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MSF Documentation: RUP vs. MSF - A comparative study

    Question

  • L.S.,

    This thesis makes a comparative study of two software engineering processes, namely the commonly used IBM Rational Unified Process and the new Microsoft Solutions Framework for Agile Software Development. Both software engineering processes have the same objective, to create a solution that meets the needs and expectations of the stakeholders. However, they have different approaches to reach their goal. The Rational Unified Process focuses on the time schedules and budget to create a predictable and disciplined software development environment. Microsoft Solutions Framework for Agile Software Development does not believe in predictability, it considers the fact that changes are inevitable and do occur during the software development life cycle. Therefore, this software engineering process focuses on the ability to cope with changes to create an adaptive and responsive environment. This dissertation compares the two processes in three different points of view, namely their philosophy, focus in time and work division, to discover their common grounds and differences. It makes also a proposal on how to choose one of the two software engineering processes for a project depending on the project characteristics.

    Summarizing, the goal of this thesis is to explain the IBM Rational Unified Process and the Microsoft Solution Framework for Agile Software Development, to identify the common grounds and differences between the two software engineering processes, to recognize the most suitable process for a project based on its characteristics.

    Download the thesis at Traa, J.W.A. - RUP vs. MSF - A comparative study

    If you have any comments or suggestions please don't hesitate to email me at johantraa@gmail.com .

    Cheers,

    Johan Traa

     

    J.W.A. Traa

     

    Monday, July 24, 2006 8:02 AM

Answers

  • Johan,

    I just downloaded the paper, and after a quick read I can already see its usefulness (specially the graphical representation at page 132). As you pointed out, this is a comparison of RUP with MSF for Agile Software Development, not MSF for CMMI Process Improvement. In your conclusions, I notice that generally speaking you recommended RUP for bigger projects, and MSF for Agile Software Development for smaller ones.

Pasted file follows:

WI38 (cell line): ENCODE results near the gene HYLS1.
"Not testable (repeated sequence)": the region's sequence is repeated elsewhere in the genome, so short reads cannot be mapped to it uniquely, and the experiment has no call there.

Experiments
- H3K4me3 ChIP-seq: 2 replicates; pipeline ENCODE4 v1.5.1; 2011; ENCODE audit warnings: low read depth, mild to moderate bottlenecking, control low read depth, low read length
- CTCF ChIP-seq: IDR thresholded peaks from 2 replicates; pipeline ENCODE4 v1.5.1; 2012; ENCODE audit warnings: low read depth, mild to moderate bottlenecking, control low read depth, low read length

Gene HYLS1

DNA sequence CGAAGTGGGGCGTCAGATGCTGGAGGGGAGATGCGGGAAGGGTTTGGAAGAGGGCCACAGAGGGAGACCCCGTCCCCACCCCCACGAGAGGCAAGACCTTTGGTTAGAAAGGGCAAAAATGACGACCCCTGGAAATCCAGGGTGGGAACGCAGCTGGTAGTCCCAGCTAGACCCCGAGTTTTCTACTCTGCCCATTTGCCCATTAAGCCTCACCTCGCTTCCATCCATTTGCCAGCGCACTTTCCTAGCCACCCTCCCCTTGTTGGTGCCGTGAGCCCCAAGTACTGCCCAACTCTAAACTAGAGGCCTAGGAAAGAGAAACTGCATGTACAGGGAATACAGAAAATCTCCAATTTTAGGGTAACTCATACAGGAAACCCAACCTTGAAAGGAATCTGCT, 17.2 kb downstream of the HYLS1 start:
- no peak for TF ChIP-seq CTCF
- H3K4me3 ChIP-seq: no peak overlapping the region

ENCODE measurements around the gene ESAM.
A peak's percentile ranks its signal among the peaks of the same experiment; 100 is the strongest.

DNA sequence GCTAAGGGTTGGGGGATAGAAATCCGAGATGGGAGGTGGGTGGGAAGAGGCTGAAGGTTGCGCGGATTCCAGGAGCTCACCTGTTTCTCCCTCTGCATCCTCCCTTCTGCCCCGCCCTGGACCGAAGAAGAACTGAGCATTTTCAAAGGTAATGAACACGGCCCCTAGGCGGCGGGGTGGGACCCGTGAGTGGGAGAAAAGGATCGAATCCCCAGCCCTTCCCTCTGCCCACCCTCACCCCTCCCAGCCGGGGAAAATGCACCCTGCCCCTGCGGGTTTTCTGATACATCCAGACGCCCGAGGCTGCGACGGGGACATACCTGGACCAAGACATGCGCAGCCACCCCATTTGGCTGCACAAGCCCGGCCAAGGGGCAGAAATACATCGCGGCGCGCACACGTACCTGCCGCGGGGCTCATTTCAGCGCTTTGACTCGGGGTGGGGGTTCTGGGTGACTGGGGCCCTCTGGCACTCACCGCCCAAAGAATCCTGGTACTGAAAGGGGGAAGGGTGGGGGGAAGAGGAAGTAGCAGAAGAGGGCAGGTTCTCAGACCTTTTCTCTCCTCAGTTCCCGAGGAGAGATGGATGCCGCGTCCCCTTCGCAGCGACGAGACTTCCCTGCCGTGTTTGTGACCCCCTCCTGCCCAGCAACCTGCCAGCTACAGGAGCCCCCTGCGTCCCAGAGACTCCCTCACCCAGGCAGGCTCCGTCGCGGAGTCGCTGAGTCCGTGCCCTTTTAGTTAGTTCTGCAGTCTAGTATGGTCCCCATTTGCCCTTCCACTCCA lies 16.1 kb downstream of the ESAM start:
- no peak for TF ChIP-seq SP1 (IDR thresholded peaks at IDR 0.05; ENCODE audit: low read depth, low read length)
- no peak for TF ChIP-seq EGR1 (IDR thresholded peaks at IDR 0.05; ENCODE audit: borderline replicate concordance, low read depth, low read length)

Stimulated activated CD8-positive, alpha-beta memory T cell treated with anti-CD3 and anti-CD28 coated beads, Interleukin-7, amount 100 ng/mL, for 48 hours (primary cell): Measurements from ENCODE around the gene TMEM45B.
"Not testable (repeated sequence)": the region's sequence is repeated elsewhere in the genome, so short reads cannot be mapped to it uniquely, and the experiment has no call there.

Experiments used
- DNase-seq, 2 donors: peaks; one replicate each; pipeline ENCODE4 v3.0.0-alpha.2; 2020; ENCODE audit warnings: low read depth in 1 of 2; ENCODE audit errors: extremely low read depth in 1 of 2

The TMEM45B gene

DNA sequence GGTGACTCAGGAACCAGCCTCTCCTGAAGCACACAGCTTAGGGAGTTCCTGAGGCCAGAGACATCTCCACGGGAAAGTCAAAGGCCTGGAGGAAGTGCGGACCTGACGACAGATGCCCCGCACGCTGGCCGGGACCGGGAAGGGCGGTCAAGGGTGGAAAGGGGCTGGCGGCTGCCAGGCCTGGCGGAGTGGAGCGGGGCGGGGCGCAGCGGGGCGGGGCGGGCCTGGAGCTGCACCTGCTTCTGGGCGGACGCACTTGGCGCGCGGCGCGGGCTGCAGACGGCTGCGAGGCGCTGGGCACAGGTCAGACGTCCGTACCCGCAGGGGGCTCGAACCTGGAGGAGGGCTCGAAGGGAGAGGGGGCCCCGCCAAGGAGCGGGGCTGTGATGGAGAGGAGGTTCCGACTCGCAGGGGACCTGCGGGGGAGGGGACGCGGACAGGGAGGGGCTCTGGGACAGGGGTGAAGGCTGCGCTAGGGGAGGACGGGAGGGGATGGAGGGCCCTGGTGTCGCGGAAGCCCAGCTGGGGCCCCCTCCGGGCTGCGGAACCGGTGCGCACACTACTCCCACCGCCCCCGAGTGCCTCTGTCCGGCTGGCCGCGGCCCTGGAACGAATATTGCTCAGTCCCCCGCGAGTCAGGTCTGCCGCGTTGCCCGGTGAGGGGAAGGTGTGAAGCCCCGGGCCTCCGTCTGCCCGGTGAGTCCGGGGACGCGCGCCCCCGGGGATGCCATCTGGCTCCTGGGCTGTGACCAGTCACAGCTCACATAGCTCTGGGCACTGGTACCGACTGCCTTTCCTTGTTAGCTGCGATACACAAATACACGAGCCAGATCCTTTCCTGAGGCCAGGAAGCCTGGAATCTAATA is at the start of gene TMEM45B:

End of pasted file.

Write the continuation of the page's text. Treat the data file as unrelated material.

I would like to see in the future a comparison of MSF for CMMI Process Improvement and RUP on how they match in the Agility criteria. My hypothesis would be that MSF for CMMI Process Improvement, having been created as an extension of MSF for Agile Software Development, would fit the bill for bigger projects but keeping the agile characteristics.

    That said, it is possible to use a subset of RUP in an Agile way (see for instance the new work of Ivar Jacobson at www.ivarjacobson.com). What usually has happened is that RUP's philosophy as a framework is to give you everything so you can choose a subset, whereas MSF uses the opposite agile philosophy of "stretch to fit".

    MSF’s objective is to provide you with an iterative/incremental way to evaluate and adopt new processes. The other way makes it difficult for a beginner (as we all are when adopting new processes) to choose what to cut and what to keep, so most people will tend to the safe side and keep everything, in the long term ossifying it as a waterfall method, which by default it isn't.

    Best Regards,

    Clementino Mendonca - MSF Elder

     

    Thursday, July 27, 2006 2:09 PM
    Moderator
  • Clementino,

     

    Thanks for your compliments. My conclusion is not only RUP for bigger and MSF for smaller projects. This thesis answers four research questions:

     

    Question 1: What implies the IBM Rational Unified Process and the Microsoft

    Solutions Framework for Agile Software Development?

     

    Question 2: What are the common grounds and differences regarding the IBM

    Rational Unified Process and the Microsoft Solutions Framework for Agile

    Software Development?

     

    Question 3: When is the IBM Rational Unified Process or the Microsoft Solutions

    Framework for Agile Software Development more appropriate to use?

     

    Question 4: How are these common grounds and differences supported by

    Microsoft Visual Studio 2005 Team System?

     

     

    The very general conclusion is: